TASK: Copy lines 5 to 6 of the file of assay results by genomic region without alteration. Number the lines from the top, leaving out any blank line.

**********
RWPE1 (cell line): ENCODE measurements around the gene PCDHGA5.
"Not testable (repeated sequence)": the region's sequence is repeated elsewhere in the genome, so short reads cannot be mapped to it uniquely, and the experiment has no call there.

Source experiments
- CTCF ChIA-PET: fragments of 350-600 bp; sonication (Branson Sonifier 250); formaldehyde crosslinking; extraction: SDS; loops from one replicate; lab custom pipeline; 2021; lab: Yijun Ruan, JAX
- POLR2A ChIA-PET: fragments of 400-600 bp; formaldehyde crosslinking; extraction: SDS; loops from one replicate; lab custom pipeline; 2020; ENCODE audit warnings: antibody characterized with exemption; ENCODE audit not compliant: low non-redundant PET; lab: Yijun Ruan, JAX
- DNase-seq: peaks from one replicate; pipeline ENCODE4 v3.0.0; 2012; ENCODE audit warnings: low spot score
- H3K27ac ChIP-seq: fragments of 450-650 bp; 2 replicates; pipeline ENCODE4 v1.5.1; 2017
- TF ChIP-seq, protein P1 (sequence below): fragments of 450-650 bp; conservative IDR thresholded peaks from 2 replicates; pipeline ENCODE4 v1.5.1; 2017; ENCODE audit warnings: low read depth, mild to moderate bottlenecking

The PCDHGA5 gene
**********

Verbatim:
- POLR2A ChIA-PET: fragments of 400-600 bp; formaldehyde crosslinking; extraction: SDS; loops from one replicate; lab custom pipeline; 2020; ENCODE audit warnings: antibody characterized with exemption; ENCODE audit not compliant: low non-redundant PET; lab: Yijun Ruan, JAX
- DNase-seq: peaks from one replicate; pipeline ENCODE4 v3.0.0; 2012; ENCODE audit warnings: low spot score